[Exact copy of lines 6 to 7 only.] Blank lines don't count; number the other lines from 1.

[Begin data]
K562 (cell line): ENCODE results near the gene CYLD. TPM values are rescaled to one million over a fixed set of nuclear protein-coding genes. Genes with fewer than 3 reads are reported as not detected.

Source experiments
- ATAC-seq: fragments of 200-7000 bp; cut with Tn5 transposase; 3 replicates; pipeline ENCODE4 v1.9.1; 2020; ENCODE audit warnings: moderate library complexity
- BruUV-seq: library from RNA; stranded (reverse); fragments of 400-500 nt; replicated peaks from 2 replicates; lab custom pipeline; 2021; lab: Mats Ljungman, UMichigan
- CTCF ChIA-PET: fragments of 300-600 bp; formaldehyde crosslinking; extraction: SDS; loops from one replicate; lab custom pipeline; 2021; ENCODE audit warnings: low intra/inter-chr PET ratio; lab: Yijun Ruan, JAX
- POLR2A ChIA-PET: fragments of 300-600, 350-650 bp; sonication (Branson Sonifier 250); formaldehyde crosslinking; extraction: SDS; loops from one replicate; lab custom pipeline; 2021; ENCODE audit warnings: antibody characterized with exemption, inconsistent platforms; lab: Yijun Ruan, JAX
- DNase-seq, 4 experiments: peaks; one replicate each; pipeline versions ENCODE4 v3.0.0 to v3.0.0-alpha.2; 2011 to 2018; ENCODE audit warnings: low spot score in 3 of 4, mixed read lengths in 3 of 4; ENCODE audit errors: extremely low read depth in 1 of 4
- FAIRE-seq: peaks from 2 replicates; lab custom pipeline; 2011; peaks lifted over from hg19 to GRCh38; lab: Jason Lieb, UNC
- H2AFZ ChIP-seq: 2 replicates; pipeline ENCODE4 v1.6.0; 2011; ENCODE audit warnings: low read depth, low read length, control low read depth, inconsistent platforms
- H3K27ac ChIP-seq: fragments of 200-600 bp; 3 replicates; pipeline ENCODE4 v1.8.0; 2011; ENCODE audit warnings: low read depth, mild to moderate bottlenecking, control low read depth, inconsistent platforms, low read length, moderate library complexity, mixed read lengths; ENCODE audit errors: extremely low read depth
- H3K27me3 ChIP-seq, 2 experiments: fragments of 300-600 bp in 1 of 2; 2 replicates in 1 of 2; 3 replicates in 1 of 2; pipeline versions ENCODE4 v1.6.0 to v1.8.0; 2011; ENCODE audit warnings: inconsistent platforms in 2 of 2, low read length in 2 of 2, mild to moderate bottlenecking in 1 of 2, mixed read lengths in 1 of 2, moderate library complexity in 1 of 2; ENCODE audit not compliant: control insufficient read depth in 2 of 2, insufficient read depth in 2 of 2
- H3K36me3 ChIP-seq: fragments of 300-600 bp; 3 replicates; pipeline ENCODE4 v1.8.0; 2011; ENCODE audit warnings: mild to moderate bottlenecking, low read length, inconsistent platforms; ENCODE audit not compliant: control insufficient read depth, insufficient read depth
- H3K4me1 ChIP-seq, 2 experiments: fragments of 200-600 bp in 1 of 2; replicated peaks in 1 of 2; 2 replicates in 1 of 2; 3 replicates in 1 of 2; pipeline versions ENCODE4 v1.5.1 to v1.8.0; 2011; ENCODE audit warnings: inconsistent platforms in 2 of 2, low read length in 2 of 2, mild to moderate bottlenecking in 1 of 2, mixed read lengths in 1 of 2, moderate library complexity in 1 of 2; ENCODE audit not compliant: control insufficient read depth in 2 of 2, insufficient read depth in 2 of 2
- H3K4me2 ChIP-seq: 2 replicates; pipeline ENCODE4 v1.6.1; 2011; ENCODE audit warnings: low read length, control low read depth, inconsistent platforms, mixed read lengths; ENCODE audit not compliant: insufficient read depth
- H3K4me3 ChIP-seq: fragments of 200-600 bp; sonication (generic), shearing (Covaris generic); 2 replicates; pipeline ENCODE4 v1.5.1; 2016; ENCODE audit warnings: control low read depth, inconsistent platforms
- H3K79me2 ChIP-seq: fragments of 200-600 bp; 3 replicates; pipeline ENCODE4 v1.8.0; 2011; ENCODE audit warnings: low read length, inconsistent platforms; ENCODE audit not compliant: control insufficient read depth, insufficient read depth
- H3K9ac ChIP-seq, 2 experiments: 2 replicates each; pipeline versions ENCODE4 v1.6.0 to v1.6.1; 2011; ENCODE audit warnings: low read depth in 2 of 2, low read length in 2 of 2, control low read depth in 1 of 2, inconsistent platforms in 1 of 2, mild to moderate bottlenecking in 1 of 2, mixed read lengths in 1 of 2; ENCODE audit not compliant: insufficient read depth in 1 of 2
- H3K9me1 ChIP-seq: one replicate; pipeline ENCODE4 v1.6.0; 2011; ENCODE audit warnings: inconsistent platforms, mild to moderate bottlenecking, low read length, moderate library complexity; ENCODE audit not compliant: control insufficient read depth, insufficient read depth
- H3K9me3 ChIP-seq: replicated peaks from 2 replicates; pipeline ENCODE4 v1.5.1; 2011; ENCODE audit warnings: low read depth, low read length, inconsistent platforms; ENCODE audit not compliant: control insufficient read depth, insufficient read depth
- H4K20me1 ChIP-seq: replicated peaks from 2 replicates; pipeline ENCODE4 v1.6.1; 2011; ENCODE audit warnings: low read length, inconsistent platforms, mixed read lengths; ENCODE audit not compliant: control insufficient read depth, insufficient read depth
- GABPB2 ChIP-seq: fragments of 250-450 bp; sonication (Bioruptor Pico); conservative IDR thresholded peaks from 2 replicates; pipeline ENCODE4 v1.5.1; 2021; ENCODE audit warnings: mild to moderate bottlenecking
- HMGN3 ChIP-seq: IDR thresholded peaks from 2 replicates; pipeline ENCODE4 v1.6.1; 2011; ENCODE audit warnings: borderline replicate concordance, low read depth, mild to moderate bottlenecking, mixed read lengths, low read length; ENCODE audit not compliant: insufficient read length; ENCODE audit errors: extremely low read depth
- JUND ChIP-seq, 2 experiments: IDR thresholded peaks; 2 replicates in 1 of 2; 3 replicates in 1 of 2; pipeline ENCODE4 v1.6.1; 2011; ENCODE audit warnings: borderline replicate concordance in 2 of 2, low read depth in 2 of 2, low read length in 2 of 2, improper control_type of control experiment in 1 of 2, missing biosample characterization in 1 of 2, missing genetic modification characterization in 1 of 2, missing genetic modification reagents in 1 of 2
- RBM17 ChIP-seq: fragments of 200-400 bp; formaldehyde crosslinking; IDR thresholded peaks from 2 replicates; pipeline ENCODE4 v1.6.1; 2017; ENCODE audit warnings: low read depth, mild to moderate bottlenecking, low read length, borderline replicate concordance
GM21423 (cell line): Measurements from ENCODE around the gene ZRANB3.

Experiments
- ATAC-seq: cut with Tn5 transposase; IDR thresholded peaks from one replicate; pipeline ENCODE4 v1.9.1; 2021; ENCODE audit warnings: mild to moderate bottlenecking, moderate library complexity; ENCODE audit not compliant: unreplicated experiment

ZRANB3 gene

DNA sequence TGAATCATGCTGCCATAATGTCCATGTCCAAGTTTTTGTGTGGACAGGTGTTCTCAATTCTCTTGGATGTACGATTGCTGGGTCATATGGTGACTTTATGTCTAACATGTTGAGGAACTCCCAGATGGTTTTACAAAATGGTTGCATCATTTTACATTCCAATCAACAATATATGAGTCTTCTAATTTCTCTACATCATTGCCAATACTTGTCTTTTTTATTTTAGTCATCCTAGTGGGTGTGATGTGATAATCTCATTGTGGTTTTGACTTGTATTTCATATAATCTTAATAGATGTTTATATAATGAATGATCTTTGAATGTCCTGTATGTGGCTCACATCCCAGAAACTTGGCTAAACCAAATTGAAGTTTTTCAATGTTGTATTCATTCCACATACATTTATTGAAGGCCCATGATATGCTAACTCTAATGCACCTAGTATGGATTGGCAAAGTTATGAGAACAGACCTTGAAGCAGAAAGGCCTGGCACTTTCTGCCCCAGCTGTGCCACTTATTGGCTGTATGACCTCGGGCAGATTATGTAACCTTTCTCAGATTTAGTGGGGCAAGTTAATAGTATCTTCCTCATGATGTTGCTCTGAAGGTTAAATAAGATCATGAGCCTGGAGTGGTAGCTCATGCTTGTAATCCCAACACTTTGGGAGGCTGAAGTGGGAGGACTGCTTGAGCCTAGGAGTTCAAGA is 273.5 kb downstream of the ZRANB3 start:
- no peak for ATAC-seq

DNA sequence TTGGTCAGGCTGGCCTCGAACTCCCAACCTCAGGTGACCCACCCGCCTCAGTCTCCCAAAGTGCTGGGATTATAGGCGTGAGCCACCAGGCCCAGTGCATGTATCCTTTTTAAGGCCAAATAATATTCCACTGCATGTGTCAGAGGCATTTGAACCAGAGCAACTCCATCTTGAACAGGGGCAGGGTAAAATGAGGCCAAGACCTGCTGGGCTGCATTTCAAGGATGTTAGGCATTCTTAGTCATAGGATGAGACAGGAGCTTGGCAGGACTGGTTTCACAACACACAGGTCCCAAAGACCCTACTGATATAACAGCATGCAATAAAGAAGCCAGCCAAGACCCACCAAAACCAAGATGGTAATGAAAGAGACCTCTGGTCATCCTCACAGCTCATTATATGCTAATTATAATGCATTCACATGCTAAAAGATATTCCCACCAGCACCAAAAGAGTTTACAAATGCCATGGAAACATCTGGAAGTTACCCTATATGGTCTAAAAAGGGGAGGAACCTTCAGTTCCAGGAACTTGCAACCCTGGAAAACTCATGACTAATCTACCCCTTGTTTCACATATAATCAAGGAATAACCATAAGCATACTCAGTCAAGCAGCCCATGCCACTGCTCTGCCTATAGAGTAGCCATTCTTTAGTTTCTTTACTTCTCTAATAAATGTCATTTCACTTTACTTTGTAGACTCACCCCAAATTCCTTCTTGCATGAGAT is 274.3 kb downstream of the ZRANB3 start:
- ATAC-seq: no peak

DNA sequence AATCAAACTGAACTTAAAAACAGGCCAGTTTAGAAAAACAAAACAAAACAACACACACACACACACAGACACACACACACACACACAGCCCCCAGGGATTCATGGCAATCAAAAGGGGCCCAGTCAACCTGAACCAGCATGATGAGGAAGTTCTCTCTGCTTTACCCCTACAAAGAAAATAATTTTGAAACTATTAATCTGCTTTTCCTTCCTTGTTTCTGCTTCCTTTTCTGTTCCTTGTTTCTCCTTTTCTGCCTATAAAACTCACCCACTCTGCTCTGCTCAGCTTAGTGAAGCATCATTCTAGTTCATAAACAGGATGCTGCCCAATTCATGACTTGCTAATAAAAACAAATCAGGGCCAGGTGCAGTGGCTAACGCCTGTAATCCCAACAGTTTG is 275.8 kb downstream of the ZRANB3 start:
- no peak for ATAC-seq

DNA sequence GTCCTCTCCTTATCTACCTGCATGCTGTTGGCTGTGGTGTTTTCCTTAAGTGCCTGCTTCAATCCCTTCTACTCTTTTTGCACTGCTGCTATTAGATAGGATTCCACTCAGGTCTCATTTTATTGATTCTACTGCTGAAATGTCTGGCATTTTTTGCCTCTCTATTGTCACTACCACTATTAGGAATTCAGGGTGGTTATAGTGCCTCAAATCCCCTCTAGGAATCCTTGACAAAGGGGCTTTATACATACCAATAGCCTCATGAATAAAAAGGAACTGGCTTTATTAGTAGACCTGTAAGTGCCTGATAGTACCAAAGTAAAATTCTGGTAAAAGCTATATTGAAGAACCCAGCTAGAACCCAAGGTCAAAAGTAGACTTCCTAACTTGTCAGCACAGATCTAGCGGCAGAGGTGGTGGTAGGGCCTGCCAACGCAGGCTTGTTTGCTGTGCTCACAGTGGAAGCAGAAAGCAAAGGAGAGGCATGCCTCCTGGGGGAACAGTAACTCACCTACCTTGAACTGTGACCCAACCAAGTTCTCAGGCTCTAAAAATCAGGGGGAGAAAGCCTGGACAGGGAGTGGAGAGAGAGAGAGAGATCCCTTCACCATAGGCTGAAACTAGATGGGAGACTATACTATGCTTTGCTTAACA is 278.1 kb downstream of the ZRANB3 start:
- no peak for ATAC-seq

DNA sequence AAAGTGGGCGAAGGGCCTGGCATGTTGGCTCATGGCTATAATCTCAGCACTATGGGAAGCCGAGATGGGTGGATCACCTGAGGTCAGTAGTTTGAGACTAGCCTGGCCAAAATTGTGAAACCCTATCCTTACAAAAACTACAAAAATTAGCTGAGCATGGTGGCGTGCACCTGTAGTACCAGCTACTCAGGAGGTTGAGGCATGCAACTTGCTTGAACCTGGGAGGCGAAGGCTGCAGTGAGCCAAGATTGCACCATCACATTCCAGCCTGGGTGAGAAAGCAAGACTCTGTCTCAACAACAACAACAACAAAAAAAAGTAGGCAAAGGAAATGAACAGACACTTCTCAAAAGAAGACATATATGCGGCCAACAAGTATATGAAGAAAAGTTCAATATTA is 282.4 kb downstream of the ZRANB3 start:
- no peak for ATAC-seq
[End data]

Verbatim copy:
- POLR2A ChIA-PET: fragments of 300-600, 350-650 bp; sonication (Branson Sonifier 250); formaldehyde crosslinking; extraction: SDS; loops from one replicate; lab custom pipeline; 2021; ENCODE audit warnings: antibody characterized with exemption, inconsistent platforms; lab: Yijun Ruan, JAX
- DNase-seq, 4 experiments: peaks; one replicate each; pipeline versions ENCODE4 v3.0.0 to v3.0.0-alpha.2; 2011 to 2018; ENCODE audit warnings: low spot score in 3 of 4, mixed read lengths in 3 of 4; ENCODE audit errors: extremely low read depth in 1 of 4